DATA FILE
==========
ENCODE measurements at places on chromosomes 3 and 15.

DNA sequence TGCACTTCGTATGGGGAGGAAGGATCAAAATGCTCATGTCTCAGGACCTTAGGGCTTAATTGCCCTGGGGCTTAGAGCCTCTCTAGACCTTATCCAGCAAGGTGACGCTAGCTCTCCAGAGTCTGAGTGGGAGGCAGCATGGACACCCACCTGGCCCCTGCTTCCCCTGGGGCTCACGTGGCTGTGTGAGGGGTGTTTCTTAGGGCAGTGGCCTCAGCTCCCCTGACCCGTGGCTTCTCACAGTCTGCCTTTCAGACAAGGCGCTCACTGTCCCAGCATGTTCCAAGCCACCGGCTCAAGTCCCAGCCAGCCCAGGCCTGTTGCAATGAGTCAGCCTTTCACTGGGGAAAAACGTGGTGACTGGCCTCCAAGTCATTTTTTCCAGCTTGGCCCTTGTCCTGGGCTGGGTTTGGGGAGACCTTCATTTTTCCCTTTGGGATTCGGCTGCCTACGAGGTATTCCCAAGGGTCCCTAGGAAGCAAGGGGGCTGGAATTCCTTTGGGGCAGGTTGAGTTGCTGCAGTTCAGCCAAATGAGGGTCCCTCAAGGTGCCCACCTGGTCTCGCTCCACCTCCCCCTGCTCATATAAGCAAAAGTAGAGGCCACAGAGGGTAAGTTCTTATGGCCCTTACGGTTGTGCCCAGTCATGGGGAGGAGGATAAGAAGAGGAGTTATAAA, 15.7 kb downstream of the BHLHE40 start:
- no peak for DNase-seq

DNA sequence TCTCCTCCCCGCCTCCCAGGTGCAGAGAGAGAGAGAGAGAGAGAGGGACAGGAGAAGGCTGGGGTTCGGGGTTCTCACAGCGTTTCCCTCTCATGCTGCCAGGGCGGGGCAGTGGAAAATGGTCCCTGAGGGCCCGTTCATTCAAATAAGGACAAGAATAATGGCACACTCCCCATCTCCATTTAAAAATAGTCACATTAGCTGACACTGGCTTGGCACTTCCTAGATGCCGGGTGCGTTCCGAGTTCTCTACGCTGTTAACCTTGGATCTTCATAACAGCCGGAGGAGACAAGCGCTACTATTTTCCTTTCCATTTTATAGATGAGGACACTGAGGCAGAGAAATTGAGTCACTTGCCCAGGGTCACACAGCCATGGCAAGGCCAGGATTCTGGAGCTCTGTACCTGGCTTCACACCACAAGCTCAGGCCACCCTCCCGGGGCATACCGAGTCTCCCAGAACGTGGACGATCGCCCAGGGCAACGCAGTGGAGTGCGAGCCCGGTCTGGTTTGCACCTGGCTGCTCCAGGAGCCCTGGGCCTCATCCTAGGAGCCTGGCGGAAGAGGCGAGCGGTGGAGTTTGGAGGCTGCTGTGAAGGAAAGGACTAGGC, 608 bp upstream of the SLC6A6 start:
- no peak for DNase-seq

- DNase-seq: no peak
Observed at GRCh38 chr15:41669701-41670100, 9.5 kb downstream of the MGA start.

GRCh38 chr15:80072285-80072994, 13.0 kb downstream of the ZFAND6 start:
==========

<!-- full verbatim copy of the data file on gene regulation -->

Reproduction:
ENCODE measurements at places on chromosomes 3 and 15.

DNA sequence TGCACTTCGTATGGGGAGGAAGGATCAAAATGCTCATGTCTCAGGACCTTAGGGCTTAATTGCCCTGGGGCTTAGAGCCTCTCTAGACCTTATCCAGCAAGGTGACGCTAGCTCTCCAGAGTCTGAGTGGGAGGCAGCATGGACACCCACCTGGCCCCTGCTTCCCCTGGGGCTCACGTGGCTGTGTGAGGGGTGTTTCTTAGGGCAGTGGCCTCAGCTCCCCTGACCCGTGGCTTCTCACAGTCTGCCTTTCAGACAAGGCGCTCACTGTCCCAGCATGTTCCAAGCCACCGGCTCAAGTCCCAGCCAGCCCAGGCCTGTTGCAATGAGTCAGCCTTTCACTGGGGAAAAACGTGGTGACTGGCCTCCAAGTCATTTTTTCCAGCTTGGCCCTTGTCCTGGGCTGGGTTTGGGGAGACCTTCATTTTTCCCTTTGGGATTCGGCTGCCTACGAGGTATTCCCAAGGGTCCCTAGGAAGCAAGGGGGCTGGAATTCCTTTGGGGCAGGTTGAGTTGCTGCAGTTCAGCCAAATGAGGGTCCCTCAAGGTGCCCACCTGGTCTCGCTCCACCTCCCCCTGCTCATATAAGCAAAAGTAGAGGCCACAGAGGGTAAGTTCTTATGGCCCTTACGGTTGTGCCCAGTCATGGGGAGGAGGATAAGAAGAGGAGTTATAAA, 15.7 kb downstream of the BHLHE40 start:
- no peak for DNase-seq

DNA sequence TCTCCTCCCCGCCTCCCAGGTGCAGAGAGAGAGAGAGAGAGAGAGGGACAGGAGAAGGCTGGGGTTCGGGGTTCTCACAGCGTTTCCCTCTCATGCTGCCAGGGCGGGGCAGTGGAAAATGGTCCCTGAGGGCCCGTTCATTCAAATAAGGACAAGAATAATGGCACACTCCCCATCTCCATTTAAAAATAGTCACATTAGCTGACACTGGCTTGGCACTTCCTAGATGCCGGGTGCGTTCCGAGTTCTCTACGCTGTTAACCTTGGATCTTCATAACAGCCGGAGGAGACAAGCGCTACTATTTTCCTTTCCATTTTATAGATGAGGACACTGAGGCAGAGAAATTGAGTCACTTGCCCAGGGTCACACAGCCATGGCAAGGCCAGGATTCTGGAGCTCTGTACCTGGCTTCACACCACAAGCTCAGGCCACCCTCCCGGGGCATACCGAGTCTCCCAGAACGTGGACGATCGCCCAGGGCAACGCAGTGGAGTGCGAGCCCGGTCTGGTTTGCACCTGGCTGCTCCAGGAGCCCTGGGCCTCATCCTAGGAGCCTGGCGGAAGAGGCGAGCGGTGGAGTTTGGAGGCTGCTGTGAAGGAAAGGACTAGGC, 608 bp upstream of the SLC6A6 start:
- no peak for DNase-seq

- DNase-seq: no peak
Observed at GRCh38 chr15:41669701-41670100, 9.5 kb downstream of the MGA start.

GRCh38 chr15:80072285-80072994, 13.0 kb downstream of the ZFAND6 start: